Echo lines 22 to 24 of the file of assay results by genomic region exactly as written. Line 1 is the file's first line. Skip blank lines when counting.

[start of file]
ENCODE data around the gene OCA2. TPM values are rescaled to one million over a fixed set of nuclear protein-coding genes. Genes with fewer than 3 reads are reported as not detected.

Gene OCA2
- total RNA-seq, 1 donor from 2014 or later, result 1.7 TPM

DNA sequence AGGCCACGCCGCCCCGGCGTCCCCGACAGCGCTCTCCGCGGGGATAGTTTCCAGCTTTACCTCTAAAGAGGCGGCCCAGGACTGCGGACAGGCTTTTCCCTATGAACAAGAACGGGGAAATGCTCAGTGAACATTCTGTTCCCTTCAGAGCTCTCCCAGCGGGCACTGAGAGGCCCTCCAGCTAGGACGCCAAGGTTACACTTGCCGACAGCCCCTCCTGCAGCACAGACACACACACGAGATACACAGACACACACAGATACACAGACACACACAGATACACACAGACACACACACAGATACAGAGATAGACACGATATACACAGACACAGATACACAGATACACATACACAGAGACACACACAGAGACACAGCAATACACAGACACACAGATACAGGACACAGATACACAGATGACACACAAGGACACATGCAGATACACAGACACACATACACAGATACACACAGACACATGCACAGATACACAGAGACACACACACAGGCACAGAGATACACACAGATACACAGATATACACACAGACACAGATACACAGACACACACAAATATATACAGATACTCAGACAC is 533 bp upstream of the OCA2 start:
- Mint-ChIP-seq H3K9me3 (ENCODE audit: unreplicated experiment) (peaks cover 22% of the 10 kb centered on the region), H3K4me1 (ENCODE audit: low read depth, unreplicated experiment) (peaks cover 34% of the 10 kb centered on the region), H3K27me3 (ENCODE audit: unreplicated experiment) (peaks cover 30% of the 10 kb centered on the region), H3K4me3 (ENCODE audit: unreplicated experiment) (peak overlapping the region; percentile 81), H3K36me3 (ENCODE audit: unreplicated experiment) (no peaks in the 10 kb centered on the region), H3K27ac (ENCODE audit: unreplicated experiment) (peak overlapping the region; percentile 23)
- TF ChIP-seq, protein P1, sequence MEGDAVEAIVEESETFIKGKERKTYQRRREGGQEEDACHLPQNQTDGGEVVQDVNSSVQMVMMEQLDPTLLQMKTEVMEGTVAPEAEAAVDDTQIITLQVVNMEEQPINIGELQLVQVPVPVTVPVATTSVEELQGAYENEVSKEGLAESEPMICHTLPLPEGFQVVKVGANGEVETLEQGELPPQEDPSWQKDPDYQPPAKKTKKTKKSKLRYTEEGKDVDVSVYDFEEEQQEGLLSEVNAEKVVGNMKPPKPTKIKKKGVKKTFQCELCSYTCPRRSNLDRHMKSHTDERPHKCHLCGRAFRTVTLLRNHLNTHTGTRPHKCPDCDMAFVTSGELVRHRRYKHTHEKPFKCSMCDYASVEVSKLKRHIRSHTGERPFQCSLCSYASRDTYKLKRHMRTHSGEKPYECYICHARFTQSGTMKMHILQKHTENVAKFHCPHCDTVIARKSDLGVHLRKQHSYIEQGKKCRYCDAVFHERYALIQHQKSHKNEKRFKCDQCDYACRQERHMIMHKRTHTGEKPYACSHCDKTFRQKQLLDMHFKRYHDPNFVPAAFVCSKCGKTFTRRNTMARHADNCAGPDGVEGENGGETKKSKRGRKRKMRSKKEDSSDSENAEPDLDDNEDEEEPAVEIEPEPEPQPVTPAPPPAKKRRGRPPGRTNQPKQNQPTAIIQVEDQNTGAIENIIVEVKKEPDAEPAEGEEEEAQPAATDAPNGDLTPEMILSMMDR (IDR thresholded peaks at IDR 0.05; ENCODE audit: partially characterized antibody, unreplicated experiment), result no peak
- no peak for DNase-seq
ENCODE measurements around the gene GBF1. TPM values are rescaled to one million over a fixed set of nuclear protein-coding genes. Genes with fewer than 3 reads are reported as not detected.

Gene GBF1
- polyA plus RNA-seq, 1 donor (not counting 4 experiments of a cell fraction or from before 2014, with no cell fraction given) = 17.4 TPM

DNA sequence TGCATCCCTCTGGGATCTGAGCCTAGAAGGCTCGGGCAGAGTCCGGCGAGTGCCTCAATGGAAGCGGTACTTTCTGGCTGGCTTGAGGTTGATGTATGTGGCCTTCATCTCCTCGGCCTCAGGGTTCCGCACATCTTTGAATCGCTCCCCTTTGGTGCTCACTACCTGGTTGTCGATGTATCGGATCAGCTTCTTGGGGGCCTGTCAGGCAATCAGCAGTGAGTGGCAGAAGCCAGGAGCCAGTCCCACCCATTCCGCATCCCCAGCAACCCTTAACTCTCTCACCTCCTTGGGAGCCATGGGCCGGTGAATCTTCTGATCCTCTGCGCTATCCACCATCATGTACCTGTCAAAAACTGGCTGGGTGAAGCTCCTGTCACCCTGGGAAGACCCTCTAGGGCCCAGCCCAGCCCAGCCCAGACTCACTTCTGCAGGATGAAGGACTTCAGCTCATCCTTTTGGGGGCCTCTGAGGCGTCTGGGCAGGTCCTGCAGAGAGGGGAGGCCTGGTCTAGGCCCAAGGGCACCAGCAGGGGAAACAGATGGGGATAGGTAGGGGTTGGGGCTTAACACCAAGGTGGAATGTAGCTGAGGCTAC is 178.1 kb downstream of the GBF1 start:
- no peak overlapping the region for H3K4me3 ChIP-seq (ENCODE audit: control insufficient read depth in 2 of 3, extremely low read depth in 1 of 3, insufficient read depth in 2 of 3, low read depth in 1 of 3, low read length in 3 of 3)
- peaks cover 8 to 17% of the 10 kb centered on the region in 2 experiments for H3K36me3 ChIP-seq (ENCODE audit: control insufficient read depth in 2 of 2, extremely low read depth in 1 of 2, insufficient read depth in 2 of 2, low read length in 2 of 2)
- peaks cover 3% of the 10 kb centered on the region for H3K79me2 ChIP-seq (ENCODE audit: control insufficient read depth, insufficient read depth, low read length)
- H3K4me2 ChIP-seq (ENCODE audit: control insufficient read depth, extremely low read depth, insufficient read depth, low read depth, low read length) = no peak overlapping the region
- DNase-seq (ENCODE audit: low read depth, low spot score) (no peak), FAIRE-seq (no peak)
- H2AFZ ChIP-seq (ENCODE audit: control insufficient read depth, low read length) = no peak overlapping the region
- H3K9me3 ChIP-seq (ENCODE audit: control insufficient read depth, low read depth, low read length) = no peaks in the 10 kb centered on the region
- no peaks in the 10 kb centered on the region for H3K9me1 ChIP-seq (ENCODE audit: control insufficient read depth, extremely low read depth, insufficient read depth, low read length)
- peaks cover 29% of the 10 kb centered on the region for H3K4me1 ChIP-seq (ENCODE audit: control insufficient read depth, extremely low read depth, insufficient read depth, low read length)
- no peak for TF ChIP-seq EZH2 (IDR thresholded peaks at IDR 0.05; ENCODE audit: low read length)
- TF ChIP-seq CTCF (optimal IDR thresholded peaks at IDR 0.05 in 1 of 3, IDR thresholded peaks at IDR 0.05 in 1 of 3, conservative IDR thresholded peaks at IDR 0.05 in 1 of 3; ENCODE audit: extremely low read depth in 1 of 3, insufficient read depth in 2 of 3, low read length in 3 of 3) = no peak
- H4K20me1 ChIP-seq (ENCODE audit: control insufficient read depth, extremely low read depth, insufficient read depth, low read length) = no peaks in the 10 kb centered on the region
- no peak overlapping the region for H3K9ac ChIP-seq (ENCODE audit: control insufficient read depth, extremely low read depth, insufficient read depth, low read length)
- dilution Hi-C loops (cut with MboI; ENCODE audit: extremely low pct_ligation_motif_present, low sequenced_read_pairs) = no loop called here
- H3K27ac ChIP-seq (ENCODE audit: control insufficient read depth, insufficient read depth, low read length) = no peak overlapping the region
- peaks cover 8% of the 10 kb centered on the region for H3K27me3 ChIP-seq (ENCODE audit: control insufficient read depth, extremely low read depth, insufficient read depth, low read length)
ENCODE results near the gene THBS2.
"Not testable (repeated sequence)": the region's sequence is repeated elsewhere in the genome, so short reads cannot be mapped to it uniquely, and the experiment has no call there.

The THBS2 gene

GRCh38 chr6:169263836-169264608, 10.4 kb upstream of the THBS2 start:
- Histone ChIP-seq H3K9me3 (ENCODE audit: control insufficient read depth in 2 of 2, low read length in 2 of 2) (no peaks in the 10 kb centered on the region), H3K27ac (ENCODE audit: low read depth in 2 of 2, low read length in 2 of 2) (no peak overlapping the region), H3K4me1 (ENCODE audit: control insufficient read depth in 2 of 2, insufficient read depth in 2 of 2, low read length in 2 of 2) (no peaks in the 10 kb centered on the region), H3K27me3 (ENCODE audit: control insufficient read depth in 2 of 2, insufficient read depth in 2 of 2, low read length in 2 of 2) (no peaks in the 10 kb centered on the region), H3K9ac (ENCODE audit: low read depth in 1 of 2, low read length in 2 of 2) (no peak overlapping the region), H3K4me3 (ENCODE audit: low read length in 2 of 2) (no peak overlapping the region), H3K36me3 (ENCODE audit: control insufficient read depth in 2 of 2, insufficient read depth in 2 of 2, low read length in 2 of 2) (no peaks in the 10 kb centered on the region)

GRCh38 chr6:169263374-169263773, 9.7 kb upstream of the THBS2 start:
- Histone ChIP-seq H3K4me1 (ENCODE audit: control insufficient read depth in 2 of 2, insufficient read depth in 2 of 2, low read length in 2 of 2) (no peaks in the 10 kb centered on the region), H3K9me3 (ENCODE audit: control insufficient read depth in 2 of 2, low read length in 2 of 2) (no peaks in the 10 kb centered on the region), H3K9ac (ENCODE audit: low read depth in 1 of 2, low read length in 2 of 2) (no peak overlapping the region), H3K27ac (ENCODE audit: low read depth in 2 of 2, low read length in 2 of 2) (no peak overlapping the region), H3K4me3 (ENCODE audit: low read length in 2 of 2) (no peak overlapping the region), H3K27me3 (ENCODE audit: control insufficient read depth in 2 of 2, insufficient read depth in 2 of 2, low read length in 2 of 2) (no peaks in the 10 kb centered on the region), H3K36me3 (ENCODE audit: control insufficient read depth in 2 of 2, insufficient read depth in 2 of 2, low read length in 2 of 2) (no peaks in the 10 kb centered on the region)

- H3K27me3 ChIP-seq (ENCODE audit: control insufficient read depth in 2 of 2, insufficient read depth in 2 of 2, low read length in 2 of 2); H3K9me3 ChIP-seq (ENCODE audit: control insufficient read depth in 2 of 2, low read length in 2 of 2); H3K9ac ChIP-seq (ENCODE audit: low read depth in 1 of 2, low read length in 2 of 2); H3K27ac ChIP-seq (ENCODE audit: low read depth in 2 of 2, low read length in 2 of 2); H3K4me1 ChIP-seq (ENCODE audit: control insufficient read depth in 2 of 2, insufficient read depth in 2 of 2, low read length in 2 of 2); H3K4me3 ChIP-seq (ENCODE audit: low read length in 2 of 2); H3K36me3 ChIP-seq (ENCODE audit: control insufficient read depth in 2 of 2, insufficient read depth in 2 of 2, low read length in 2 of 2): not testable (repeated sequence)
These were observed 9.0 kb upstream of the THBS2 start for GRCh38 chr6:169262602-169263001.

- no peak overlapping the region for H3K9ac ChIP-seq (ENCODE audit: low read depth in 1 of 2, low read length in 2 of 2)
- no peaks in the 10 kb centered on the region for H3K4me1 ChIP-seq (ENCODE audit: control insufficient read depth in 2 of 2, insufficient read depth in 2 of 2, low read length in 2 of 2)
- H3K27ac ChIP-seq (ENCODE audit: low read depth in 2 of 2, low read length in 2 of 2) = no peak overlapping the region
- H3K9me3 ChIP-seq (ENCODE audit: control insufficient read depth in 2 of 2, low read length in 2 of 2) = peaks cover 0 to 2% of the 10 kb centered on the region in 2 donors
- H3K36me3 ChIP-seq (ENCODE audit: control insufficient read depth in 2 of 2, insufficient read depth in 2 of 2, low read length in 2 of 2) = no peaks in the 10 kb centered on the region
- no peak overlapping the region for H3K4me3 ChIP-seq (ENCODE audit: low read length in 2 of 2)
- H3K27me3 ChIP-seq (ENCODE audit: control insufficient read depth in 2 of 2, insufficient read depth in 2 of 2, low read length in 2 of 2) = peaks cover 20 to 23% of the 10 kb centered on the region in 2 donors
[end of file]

- TF ChIP-seq CTCF (optimal IDR thresholded peaks at IDR 0.05 in 1 of 3, IDR thresholded peaks at IDR 0.05 in 1 of 3, conservative IDR thresholded peaks at IDR 0.05 in 1 of 3; ENCODE audit: extremely low read depth in 1 of 3, insufficient read depth in 2 of 3, low read length in 3 of 3) = no peak
- H4K20me1 ChIP-seq (ENCODE audit: control insufficient read depth, extremely low read depth, insufficient read depth, low read length) = no peaks in the 10 kb centered on the region
- no peak overlapping the region for H3K9ac ChIP-seq (ENCODE audit: control insufficient read depth, extremely low read depth, insufficient read depth, low read length)